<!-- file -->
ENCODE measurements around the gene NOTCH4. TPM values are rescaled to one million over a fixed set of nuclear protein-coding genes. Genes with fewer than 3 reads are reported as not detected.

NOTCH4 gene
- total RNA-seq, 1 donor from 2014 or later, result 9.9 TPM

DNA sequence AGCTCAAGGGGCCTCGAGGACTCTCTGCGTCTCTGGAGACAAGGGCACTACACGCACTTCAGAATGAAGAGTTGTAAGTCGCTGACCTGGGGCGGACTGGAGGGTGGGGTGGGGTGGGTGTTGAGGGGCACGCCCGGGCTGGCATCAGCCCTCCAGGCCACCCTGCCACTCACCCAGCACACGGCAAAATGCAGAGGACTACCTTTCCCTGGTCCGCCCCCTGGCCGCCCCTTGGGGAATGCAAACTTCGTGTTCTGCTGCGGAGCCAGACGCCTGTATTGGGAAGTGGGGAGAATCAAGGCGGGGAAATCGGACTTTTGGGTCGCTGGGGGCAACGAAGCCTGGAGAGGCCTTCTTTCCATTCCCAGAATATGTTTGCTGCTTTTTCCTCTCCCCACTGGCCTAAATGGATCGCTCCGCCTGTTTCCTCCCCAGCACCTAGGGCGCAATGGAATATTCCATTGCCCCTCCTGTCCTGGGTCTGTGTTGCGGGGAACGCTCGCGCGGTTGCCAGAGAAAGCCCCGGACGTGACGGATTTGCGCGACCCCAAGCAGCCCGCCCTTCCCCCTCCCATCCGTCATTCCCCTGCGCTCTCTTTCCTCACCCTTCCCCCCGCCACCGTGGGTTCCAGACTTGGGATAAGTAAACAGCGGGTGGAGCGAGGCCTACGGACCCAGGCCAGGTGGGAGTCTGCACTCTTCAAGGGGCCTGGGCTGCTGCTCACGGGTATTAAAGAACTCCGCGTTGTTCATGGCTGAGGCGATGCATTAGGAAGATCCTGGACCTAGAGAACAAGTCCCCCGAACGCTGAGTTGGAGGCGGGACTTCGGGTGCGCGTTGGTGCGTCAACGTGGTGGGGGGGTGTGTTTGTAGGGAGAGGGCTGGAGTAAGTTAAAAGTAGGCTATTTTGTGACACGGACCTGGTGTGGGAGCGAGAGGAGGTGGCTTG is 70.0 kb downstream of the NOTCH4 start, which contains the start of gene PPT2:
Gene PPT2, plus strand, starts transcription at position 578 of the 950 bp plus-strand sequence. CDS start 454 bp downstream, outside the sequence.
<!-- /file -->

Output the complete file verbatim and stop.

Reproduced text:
ENCODE measurements around the gene NOTCH4. TPM values are rescaled to one million over a fixed set of nuclear protein-coding genes. Genes with fewer than 3 reads are reported as not detected.

NOTCH4 gene
- total RNA-seq, 1 donor from 2014 or later, result 9.9 TPM

DNA sequence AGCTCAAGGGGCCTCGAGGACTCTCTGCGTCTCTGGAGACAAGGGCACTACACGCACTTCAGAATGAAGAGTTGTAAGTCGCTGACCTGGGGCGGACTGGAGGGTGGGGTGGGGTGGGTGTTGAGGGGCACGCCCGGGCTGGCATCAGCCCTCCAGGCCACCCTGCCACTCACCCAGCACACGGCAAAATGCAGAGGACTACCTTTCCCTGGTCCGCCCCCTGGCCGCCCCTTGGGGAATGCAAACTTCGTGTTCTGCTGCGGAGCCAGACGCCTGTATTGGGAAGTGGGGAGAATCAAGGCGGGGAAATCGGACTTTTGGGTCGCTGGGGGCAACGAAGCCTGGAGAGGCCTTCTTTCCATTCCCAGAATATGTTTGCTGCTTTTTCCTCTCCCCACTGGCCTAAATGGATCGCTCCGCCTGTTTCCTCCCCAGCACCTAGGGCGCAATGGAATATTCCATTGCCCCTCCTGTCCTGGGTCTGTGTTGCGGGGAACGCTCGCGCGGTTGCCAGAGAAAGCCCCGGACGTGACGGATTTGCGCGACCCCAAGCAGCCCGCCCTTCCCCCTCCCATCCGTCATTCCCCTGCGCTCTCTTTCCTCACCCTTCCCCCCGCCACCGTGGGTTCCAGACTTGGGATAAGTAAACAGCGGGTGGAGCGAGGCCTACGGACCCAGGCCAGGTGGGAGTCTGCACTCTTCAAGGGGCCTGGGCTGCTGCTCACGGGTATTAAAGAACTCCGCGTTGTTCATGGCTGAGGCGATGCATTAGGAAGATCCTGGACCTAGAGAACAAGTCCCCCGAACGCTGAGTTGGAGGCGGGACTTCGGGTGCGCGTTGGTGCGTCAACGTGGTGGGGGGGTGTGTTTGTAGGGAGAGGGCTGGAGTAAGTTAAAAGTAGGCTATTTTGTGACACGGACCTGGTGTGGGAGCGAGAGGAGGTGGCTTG is 70.0 kb downstream of the NOTCH4 start, which contains the start of gene PPT2:
Gene PPT2, plus strand, starts transcription at position 578 of the 950 bp plus-strand sequence. CDS start 454 bp downstream, outside the sequence.